Tuesday, July 12, 2005

The Spelling Book

1690 New England Primer

Konrad Tuchscherer mentions one other possible influence on the creation of the Vai syllabary - the English speller.

"There remains, however, a possible mission influence on the creation of a syllabary which turns, not on individuals, but on one piece of school equipment, the spelling book. ... As even today, the spelling books presented certain words broken up into syllables. We know that Sequoyah, before he invented his syllabary, saw a spelling book. It is ... just possible that ... this gave them the idea of analysing and representing language in syllables." p. 480

Here is where a picture is worth a thousand words. What did a speller look like in the 1830's? This illustration is from a 1690 New England primer. There is evidence that reading was taught in this way up until the 1840's if not later.

"In his lectures and reports beginning in 1841, Mann attacked the alphabetic and syllabic methods of teaching reading as meaningless repetition of "skeleton-shaped ghosts." He pointed out, for example, that l- e- g, does not spell "leg" but "elegy" From Teaching Reading - A History by R. M. Wilson.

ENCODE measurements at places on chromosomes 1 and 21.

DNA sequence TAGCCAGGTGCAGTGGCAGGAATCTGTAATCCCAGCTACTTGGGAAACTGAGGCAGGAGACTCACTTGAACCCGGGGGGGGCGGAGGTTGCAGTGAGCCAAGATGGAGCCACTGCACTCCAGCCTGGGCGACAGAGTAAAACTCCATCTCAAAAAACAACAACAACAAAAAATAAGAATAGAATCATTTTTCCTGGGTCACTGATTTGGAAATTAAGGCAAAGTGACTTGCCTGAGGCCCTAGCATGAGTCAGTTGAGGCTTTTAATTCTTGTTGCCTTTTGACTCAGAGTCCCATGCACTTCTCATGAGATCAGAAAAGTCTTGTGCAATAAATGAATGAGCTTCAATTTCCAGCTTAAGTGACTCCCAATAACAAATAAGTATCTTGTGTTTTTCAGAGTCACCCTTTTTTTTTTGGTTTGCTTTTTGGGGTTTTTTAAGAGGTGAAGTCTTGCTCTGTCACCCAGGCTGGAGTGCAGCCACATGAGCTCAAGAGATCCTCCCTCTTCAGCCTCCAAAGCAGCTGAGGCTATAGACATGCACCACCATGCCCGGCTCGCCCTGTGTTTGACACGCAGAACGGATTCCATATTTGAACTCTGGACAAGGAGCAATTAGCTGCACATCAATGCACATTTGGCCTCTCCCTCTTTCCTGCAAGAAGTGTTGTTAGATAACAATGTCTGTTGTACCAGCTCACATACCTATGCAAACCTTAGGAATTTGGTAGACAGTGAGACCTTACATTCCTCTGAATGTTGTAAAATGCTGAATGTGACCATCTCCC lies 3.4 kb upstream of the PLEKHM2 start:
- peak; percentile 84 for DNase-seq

Certainly other missionaries were still using a syllabic method to teach reading in 1859. In the Sandwich Islands the missionaries were having students copy "the alphabet, syllabic, and reading lessons of the spelling-book, and the scripture extracts" Polynesian Researches chap.1.

Could the mundane English primer be the inspiration for the Cherokee and Vai syllabaries?


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